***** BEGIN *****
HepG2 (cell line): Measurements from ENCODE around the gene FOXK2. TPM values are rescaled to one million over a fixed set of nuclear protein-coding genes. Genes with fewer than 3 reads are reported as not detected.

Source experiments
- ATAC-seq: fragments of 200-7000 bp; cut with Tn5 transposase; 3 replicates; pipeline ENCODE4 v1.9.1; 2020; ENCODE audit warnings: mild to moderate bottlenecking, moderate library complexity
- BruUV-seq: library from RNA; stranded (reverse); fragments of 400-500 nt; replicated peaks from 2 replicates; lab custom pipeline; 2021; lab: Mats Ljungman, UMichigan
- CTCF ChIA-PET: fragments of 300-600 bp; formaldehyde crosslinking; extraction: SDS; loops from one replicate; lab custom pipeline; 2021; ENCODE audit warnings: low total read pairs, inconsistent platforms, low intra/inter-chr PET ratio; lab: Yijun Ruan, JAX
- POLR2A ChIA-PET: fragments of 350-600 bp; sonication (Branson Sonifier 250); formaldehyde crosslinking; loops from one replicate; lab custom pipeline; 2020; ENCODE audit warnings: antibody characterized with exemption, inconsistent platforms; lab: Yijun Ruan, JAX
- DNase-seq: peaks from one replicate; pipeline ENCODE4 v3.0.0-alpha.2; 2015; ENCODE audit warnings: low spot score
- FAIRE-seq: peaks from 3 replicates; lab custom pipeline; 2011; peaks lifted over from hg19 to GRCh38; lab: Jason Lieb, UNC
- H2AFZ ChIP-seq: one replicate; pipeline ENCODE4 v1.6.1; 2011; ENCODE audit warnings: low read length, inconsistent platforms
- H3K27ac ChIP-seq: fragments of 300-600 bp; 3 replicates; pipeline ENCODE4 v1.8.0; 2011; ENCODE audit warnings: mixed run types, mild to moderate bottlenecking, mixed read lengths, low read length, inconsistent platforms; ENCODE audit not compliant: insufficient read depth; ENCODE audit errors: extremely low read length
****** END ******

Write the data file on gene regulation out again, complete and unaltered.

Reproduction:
HepG2 (cell line): Measurements from ENCODE around the gene FOXK2. TPM values are rescaled to one million over a fixed set of nuclear protein-coding genes. Genes with fewer than 3 reads are reported as not detected.

Source experiments
- ATAC-seq: fragments of 200-7000 bp; cut with Tn5 transposase; 3 replicates; pipeline ENCODE4 v1.9.1; 2020; ENCODE audit warnings: mild to moderate bottlenecking, moderate library complexity
- BruUV-seq: library from RNA; stranded (reverse); fragments of 400-500 nt; replicated peaks from 2 replicates; lab custom pipeline; 2021; lab: Mats Ljungman, UMichigan
- CTCF ChIA-PET: fragments of 300-600 bp; formaldehyde crosslinking; extraction: SDS; loops from one replicate; lab custom pipeline; 2021; ENCODE audit warnings: low total read pairs, inconsistent platforms, low intra/inter-chr PET ratio; lab: Yijun Ruan, JAX
- POLR2A ChIA-PET: fragments of 350-600 bp; sonication (Branson Sonifier 250); formaldehyde crosslinking; loops from one replicate; lab custom pipeline; 2020; ENCODE audit warnings: antibody characterized with exemption, inconsistent platforms; lab: Yijun Ruan, JAX
- DNase-seq: peaks from one replicate; pipeline ENCODE4 v3.0.0-alpha.2; 2015; ENCODE audit warnings: low spot score
- FAIRE-seq: peaks from 3 replicates; lab custom pipeline; 2011; peaks lifted over from hg19 to GRCh38; lab: Jason Lieb, UNC
- H2AFZ ChIP-seq: one replicate; pipeline ENCODE4 v1.6.1; 2011; ENCODE audit warnings: low read length, inconsistent platforms
- H3K27ac ChIP-seq: fragments of 300-600 bp; 3 replicates; pipeline ENCODE4 v1.8.0; 2011; ENCODE audit warnings: mixed run types, mild to moderate bottlenecking, mixed read lengths, low read length, inconsistent platforms; ENCODE audit not compliant: insufficient read depth; ENCODE audit errors: extremely low read length